Design Testing to Future-proof your Web Site

Site Testing should determine if you have followed these rules:

  • Keep it Simple
  • Stick to Web conventions
  • Use semantic markup
  • Allow visitors to choose their own preferences
  • Eliminate pop ups
  • Exercise common sense

Testing Methods

Paper Mockups:

One method of testing your site design is to ask typical visitors to work through paper copies of your site.

Then, you ask the volunteer to talk-aloud as you record what they are thinking as they move through your design.

Your goal is to find confusing navigation or information chunking issues so that you can correct them.


With the checklist method, a small group of professionals search through the site to see whether it conforms with accepted principles. The set of rules that form the basis of the checklist is called a Heuristic.

This method is the most popular method of site testing, but the results are not as useful in predicting visitor reactions to the site as the Paper Mockup method.

The benefit of a checklist is to search for issues that the designers might not have thought of, however, the designers should have used the checklist themselves during the design process.

A checklist approach to site testing might include the following:

  • Content Quality: Content is...
    • Relevant
    • Attractive
    • Has appropriate depth
    • Has appropriate breadth
    • Is timely
    • Is current
  • Site is easy to use: Design communicates clear...
    • Goal
    • Structure
    • Feedback
  • Site promotes sales or return visits
  • Emotional Response: The site encourages...
  • Positive reactions
  • Interest
  • Attention
  • Appropriate pace or stress level
  • Web Stickiness: Site encourages...
    • Community
    • Personalization
    • Tailor-making of Content
    • Updatability
    • Expandability (What happens if the site is super-successful?)

Of course, different people can hold different opinions about what these terms mean. This is the reason that the Paper Mockup method should always be used.


This testing method involves setting typical visitors in front of a computer that is running a rough prototype of the site, and watching the volunteer work through the design.

This method has the visitors talk-aloud as the users and the screen in front of them are video taped.

This method is expensive, and only within the range of large-budget development projects (because of the need for the lab setup).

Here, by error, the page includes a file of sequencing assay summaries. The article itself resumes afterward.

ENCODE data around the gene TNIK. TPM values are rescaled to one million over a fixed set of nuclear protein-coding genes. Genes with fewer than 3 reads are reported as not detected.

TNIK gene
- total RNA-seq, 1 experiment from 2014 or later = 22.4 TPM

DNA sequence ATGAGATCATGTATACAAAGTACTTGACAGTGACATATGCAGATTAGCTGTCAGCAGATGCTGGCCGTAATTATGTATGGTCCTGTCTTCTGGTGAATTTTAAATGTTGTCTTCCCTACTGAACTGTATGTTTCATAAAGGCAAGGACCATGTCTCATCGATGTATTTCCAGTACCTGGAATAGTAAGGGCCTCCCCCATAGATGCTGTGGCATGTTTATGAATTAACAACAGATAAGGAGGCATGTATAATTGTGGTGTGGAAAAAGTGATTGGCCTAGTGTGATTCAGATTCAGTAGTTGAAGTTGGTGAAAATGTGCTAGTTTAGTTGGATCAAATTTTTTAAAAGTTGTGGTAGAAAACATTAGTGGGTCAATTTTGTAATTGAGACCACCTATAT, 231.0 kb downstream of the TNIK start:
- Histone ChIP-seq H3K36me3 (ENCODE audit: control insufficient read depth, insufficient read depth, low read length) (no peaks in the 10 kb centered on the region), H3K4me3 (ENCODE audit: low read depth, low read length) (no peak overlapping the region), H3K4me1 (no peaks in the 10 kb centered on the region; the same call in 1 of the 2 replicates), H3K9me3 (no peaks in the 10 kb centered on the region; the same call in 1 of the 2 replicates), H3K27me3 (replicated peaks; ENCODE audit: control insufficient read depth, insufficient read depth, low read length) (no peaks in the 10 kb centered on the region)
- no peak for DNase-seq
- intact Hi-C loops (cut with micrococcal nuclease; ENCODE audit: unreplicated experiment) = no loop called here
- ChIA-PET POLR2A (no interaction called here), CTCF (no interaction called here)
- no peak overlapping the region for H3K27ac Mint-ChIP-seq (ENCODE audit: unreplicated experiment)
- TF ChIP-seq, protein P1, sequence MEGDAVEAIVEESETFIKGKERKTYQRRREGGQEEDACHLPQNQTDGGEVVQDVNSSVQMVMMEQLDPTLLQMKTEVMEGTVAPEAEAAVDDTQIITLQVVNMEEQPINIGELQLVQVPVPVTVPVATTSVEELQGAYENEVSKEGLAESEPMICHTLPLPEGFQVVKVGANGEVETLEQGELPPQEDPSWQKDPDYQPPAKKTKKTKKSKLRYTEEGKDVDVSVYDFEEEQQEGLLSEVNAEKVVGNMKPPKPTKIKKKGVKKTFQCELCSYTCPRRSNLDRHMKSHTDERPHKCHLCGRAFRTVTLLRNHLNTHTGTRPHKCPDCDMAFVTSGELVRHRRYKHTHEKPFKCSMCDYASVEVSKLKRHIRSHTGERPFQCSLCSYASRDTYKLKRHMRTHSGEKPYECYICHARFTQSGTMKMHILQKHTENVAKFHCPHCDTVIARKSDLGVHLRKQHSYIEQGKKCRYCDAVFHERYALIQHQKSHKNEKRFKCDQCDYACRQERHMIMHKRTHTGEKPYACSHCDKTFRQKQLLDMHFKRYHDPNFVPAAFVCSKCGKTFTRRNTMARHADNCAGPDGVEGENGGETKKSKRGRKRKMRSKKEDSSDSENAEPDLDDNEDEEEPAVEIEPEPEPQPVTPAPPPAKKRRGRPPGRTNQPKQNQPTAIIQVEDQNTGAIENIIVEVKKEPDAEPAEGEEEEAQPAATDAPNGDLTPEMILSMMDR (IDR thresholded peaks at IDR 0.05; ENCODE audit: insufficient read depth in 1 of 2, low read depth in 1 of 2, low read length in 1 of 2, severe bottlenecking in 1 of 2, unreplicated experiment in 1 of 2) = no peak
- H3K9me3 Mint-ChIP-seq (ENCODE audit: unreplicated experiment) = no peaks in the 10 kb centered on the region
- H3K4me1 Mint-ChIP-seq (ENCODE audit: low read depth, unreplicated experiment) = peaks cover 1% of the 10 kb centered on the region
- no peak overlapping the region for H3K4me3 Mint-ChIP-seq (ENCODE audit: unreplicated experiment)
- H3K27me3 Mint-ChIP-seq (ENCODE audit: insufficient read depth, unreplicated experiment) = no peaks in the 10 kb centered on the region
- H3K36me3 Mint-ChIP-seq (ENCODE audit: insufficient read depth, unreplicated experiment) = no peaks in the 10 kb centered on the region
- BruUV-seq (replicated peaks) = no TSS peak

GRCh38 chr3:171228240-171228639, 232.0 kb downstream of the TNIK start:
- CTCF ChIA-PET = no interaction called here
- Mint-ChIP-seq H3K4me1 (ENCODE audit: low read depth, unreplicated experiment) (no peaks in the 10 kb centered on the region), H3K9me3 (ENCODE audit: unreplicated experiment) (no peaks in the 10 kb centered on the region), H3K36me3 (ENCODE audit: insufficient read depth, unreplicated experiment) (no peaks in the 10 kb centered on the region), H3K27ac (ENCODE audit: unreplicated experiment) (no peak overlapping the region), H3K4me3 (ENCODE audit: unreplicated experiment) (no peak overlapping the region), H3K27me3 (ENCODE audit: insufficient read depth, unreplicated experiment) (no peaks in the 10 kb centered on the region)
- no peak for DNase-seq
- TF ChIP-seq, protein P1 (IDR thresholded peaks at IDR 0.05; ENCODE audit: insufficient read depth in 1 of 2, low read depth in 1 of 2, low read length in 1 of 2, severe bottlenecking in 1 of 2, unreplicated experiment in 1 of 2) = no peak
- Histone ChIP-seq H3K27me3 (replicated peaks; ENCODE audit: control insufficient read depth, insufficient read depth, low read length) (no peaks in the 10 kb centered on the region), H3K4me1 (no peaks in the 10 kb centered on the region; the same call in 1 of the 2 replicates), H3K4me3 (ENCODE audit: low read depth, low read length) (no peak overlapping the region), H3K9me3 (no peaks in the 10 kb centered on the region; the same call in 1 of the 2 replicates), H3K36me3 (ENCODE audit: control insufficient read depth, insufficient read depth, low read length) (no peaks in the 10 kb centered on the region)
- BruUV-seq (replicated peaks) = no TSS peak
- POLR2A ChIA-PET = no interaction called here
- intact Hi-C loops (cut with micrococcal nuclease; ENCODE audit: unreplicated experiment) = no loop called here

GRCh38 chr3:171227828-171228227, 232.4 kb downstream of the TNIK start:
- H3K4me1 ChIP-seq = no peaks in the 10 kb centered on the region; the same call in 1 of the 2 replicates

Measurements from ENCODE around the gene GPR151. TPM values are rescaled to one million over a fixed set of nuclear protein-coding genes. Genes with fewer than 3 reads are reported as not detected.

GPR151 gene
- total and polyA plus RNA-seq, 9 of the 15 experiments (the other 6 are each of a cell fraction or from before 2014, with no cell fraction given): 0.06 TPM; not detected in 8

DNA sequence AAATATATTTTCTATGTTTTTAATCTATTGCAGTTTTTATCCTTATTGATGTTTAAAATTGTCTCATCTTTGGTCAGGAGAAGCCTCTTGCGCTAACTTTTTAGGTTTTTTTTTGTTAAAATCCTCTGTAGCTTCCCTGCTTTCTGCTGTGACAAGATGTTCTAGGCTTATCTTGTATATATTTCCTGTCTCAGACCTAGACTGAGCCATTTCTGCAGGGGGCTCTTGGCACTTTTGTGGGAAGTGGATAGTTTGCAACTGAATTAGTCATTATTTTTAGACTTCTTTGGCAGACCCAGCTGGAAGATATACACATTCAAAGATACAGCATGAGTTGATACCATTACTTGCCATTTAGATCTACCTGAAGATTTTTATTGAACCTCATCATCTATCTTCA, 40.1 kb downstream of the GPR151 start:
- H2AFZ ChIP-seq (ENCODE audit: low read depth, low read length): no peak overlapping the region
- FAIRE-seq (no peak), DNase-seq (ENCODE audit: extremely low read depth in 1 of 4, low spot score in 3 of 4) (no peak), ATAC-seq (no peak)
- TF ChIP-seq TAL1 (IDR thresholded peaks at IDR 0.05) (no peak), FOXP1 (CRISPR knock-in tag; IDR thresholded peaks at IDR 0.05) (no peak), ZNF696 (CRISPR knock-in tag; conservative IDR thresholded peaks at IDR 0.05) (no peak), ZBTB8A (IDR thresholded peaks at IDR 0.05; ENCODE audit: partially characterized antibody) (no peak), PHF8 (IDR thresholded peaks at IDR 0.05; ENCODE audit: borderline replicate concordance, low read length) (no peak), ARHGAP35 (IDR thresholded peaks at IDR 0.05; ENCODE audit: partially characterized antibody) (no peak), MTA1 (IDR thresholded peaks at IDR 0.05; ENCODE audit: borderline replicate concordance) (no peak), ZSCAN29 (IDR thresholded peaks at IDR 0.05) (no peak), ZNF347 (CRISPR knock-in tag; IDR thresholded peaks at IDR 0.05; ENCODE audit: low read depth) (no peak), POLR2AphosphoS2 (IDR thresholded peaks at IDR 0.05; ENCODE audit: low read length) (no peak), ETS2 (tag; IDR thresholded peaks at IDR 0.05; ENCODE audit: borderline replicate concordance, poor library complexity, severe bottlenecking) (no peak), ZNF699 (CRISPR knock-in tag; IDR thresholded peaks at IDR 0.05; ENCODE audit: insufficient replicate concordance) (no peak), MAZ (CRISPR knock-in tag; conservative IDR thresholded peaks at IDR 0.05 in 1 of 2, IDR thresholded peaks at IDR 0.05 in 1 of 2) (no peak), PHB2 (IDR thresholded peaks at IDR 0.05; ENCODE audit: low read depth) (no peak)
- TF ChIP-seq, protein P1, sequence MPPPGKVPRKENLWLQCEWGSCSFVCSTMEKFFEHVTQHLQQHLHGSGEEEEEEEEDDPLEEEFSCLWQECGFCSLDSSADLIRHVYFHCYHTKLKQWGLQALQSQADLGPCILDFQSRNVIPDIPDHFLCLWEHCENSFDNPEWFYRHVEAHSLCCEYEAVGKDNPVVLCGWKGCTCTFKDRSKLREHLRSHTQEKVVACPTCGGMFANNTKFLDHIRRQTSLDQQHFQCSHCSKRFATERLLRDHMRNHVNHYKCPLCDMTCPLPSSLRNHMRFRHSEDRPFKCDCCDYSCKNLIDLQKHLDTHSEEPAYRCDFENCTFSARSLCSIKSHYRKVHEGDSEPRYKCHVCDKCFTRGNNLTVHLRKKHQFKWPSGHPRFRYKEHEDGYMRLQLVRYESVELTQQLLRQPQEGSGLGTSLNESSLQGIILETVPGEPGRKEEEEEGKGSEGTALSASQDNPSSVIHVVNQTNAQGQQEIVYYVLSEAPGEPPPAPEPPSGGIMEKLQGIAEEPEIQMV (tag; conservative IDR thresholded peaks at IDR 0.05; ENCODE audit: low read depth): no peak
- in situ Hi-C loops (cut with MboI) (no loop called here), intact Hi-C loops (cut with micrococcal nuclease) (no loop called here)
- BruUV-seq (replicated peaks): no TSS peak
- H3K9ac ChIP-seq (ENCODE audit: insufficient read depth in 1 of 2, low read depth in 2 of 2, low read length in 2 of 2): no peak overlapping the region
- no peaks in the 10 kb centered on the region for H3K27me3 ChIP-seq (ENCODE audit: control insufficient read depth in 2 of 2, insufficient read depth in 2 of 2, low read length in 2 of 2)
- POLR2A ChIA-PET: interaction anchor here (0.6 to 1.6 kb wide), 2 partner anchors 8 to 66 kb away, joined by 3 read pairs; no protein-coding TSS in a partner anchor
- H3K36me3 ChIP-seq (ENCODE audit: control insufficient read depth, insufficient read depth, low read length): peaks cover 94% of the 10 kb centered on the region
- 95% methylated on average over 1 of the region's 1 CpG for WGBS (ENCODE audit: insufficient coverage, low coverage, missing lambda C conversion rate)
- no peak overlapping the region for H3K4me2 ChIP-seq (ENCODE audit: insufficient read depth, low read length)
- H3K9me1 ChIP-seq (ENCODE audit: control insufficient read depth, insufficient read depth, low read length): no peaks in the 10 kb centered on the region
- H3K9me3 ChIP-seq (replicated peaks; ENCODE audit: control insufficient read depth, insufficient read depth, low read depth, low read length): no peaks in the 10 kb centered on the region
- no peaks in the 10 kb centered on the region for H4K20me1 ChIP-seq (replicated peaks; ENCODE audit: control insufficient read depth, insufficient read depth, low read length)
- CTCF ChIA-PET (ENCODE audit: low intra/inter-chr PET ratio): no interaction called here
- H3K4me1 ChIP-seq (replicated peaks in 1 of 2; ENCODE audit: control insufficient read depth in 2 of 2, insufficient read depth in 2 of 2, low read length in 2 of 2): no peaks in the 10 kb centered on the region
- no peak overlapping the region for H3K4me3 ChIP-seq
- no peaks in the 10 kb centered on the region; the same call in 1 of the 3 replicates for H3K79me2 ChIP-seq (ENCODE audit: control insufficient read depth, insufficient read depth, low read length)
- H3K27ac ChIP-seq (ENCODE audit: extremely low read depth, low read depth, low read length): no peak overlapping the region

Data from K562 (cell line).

This method comes later than the other testing methods, and if the other methods are not used before this method, comes too late in the development process to catch some design problems.


Conduct a continuous site testing process using each testing method:

  • Paper Mockup
  • Checklist
  • Prototyping

If the budget for formal prototyping is not available, conduct the prototyping testing as if it were a “Paper Mockup Onscreen.”

Continuous, Iterative Approach

The important things about the site testing process are that:

  • The process is continuous
  • The process is iterative

Conclusion: Testing is ongoing, and important. Testing is always a “work in progress.” Corollary: Don't ever stop testing.

Design Team Testing Approach

There are benefits for designers, coders, and writers to work together on a team. This is because of how the Web is used. The issues are:

  • Most visitors scan for information, they don't read the site
  • Author's Personality: The ability for the author to be well liked and communicate credibility and trust are more important on the Web
    • This is super-important for sales
    • Pre-selling (rather than hard selling) depends upon the visitor liking the author
    • Bureaucratic stammering, risk-avoiding language and Covering One's Backside (hallmarks of corporate sites) turn visitors off
  • Visitors are impatient. They want what they want at once, and they become irritated by waiting. Visitor turn offs include:
    • Cool features (Such as Flash™ movies)
    • Self-promotion
    • Hard sell
    • Gratuitous graphics (Especially “Intro Screens”)
  • The ability to search with a search that works is important to visitors
  • Optimization for download times are critical
  • Animation = Annoying
  • Frames (even iFrames) are irritating
  • Plain backgrounds that make scanning easier are better. Hard to scan anything is despised
  • Visitors want every little, teensy, tiny thing to work on the site, and become condescending if they find errors
  • If you must use image maps (not recommended), slice the sections into smaller sections so that they load faster
  • Cheap clip art: Shun it. High quality clip are: Never use it
  • Humor: Visitors like humor. But only use humor if you know how
  • Jokes: Never use them (They are guaranteed to backfire on you)
  • Putdowns, flames, rants, diatribes: (Guaranteed to shoot yourself in the foot)
  • Self-depreciating humor: OK if sincere
  • Visitors generally don't like to scroll (never horizontally), but some sales sites do well with long vertical pages. What do you think about the length of this page?

This site contains a test concerning a long scroll on a page.

  • First, study this page and decide upon your reactions
  • Next, choose the link below, and notice your reaction to it.
  • These shorter pages are not in the normal flow of site navigation. (This is the only link to them on the site.)

Link to the same content of this page, separated into several pages.

If you come to the conclusion that Web visitors are impatient, demanding, fussy, intolerant—our answer...“You got that right!”

Here are links to more site design information on this site.